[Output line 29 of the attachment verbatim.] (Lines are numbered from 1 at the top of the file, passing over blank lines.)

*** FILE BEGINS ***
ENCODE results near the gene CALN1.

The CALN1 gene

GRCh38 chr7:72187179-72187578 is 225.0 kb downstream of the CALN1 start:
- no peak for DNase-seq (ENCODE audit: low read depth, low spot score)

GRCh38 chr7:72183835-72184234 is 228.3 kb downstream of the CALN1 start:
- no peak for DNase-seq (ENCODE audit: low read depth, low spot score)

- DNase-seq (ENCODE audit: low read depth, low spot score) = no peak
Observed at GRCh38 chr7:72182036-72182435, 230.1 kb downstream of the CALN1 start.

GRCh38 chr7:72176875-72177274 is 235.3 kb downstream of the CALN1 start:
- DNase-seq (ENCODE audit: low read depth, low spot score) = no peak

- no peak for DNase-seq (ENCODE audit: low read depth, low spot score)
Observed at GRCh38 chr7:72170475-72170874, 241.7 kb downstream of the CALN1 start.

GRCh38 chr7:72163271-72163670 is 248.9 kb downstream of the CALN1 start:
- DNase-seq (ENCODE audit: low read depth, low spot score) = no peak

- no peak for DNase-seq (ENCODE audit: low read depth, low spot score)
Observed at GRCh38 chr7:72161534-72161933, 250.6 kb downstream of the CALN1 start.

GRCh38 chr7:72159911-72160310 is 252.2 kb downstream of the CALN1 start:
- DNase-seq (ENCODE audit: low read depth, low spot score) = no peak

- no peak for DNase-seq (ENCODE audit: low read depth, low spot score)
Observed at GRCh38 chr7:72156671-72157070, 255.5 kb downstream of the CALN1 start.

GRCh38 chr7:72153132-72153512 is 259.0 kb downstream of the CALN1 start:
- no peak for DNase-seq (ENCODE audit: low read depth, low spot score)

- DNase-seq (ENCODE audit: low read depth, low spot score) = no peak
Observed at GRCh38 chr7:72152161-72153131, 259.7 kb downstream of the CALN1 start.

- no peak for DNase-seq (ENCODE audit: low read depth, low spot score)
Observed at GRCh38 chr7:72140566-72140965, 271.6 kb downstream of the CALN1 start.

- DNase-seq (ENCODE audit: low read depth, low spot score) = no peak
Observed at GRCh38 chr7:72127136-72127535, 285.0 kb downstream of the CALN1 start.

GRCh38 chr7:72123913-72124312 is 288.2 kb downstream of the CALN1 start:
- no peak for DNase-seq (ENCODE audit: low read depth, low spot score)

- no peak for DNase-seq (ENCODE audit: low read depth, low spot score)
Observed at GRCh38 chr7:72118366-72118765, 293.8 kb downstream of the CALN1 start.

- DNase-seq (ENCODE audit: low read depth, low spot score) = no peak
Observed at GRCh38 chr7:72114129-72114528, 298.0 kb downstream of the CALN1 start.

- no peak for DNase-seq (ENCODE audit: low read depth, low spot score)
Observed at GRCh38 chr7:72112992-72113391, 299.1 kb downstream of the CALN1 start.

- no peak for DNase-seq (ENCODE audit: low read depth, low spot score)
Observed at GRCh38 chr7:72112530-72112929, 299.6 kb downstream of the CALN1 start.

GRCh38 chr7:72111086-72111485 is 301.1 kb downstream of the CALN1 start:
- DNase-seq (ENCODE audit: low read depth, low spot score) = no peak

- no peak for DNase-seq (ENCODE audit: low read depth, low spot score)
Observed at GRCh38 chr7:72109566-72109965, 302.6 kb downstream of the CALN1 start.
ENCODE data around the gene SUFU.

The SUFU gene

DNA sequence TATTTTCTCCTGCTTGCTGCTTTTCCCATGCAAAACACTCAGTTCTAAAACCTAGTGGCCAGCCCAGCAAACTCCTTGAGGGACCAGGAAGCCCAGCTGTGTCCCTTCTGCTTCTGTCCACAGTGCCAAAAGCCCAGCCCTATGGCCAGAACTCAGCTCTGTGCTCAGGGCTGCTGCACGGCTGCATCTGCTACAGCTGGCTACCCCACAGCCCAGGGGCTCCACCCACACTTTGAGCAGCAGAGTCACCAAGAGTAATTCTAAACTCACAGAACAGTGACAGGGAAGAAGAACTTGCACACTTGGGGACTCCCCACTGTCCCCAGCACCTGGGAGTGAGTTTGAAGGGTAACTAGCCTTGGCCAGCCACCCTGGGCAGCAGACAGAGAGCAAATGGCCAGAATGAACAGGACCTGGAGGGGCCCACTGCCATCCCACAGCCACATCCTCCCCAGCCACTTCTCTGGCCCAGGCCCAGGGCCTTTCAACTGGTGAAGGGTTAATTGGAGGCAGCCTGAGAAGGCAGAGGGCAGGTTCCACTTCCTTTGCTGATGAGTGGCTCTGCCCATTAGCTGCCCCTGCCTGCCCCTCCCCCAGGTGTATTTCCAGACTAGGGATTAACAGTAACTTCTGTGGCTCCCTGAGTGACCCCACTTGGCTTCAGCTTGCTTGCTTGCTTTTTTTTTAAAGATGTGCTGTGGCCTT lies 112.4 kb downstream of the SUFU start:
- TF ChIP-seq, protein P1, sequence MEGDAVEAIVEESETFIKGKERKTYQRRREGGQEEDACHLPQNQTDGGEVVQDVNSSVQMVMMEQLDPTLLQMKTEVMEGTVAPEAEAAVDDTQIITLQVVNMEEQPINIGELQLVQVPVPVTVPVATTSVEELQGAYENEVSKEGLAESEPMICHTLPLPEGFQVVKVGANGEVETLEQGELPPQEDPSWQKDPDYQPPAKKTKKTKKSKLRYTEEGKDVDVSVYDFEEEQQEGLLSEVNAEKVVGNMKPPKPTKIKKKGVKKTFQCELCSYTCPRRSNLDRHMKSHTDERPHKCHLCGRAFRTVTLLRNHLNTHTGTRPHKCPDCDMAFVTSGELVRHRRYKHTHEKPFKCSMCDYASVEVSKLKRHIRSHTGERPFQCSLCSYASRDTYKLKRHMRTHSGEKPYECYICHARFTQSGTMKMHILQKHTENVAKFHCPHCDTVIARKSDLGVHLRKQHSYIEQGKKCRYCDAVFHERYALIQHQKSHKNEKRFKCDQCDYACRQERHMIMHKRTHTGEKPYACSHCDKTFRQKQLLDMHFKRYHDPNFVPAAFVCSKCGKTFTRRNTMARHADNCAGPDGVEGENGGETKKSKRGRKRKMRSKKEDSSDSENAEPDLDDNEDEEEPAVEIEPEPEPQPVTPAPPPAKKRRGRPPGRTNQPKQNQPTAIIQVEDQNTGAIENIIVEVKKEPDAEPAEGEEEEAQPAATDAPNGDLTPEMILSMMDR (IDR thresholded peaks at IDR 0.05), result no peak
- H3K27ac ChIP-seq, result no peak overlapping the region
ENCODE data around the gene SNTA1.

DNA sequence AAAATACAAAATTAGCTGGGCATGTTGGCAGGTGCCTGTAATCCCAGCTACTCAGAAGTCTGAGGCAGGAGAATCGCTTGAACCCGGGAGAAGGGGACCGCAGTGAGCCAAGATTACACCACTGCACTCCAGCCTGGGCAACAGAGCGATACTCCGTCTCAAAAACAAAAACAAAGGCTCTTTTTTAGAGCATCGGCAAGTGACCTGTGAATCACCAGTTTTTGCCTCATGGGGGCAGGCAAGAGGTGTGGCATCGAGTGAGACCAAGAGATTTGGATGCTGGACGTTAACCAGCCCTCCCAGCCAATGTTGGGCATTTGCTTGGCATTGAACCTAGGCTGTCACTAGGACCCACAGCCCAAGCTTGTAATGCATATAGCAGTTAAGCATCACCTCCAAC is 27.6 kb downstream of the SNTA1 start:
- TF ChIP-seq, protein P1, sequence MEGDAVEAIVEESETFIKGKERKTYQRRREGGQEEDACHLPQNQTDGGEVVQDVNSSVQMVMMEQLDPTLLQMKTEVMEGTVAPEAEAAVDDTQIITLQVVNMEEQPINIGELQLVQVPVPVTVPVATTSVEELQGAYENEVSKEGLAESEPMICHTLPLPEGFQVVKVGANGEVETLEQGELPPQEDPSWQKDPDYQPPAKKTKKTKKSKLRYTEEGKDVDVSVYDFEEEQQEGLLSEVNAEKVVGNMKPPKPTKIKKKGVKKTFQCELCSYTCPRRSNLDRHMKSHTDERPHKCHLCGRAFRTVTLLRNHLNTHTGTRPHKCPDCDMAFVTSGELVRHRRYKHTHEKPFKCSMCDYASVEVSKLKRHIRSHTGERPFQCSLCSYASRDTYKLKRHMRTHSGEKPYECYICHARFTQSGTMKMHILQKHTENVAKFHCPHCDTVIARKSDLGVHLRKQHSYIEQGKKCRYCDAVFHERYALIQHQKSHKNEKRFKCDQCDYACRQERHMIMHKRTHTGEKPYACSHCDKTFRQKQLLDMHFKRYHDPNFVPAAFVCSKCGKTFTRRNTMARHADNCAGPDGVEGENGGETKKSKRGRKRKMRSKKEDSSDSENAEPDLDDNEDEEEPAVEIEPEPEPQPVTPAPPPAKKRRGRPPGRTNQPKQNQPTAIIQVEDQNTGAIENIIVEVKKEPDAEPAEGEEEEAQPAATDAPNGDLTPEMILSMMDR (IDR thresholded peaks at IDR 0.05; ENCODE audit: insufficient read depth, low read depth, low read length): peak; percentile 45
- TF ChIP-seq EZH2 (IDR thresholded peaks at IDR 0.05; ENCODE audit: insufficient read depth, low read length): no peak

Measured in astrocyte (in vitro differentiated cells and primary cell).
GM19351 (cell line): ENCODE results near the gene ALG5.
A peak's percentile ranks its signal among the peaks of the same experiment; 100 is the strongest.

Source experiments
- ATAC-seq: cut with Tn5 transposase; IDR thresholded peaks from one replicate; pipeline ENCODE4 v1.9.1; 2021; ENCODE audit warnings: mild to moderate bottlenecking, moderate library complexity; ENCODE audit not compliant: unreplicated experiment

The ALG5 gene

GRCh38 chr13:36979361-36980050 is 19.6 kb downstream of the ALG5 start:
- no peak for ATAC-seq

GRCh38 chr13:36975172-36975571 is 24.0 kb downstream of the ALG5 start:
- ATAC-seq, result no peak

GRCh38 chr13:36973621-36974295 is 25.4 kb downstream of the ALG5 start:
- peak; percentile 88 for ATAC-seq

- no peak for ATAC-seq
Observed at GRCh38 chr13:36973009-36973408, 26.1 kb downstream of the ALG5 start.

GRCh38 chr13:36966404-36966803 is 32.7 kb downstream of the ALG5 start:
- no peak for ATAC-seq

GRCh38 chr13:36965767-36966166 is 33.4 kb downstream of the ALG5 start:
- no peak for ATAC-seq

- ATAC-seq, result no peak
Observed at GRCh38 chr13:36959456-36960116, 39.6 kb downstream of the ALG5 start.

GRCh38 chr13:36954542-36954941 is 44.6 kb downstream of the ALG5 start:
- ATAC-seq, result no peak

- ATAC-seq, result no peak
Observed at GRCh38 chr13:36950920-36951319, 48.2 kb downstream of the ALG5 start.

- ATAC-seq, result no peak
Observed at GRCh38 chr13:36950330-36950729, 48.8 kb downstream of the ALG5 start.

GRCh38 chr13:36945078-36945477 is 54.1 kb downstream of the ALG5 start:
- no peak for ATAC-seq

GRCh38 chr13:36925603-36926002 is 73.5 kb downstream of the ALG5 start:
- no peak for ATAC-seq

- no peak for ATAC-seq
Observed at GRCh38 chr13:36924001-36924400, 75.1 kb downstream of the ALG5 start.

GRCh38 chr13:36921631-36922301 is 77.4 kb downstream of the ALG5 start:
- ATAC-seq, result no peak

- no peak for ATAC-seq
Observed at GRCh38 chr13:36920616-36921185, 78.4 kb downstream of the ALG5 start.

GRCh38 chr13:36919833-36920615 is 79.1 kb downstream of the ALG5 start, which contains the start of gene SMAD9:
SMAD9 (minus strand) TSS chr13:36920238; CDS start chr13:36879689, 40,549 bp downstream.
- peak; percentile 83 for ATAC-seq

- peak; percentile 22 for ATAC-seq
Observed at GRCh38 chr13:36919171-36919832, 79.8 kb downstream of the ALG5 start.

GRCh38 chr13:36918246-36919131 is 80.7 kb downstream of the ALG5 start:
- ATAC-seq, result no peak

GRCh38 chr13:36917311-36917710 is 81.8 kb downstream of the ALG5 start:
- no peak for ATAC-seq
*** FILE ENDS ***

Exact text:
GRCh38 chr7:72123913-72124312 is 288.2 kb downstream of the CALN1 start: